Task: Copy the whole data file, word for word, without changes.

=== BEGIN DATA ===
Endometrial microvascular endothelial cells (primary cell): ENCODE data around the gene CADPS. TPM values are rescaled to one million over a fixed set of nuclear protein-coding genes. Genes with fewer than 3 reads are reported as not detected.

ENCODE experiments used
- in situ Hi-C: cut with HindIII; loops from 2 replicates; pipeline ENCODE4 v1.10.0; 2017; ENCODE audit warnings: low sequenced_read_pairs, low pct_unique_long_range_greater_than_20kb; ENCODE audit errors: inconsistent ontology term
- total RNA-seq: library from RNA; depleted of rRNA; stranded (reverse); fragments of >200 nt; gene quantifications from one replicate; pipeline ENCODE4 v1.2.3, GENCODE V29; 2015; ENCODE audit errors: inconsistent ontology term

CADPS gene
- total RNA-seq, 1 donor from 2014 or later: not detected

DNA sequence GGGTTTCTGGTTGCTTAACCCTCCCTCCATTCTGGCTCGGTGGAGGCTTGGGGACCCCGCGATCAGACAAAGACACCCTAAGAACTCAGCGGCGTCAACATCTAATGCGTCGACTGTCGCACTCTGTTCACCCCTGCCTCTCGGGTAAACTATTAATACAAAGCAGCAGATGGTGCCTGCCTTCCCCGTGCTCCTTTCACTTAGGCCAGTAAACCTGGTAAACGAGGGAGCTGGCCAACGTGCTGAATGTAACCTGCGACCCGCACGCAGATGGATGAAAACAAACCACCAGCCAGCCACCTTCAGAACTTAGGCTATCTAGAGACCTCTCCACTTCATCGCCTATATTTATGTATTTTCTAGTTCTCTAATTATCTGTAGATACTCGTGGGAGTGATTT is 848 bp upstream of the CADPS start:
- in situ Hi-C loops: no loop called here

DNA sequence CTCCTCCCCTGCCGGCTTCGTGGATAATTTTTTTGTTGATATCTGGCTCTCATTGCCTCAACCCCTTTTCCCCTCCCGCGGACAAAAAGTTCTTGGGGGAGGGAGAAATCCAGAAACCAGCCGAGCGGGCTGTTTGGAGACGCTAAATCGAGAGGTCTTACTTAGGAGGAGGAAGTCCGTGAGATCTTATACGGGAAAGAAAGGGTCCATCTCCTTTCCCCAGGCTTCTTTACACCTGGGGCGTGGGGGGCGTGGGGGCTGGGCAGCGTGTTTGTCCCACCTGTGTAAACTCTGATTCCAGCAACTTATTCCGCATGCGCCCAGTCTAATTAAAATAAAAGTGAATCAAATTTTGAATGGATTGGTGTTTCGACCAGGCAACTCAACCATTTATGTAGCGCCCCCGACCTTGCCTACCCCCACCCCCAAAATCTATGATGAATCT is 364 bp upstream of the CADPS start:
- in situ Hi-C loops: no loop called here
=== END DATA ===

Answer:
Endometrial microvascular endothelial cells (primary cell): ENCODE data around the gene CADPS. TPM values are rescaled to one million over a fixed set of nuclear protein-coding genes. Genes with fewer than 3 reads are reported as not detected.

ENCODE experiments used
- in situ Hi-C: cut with HindIII; loops from 2 replicates; pipeline ENCODE4 v1.10.0; 2017; ENCODE audit warnings: low sequenced_read_pairs, low pct_unique_long_range_greater_than_20kb; ENCODE audit errors: inconsistent ontology term
- total RNA-seq: library from RNA; depleted of rRNA; stranded (reverse); fragments of >200 nt; gene quantifications from one replicate; pipeline ENCODE4 v1.2.3, GENCODE V29; 2015; ENCODE audit errors: inconsistent ontology term

CADPS gene
- total RNA-seq, 1 donor from 2014 or later: not detected

DNA sequence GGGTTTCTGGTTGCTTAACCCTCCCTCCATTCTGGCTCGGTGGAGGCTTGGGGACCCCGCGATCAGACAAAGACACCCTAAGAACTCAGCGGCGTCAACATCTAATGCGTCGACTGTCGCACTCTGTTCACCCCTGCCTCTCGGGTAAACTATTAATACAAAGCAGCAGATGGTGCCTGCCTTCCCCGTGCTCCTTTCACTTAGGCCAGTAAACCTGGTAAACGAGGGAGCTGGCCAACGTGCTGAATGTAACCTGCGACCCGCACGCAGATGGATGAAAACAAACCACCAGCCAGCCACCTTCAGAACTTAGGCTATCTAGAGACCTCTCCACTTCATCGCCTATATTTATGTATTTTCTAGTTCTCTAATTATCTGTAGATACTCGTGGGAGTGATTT is 848 bp upstream of the CADPS start:
- in situ Hi-C loops: no loop called here

DNA sequence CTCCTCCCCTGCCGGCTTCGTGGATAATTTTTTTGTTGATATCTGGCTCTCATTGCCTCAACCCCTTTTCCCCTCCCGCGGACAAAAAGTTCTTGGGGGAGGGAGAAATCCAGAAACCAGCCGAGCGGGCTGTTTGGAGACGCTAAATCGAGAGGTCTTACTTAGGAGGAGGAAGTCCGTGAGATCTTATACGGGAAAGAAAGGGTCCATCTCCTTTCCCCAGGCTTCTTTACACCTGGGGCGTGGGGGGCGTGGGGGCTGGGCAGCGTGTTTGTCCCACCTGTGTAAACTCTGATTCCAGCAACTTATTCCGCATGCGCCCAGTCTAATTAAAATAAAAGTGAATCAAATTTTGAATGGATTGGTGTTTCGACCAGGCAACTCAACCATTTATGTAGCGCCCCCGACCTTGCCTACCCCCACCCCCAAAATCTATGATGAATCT is 364 bp upstream of the CADPS start:
- in situ Hi-C loops: no loop called here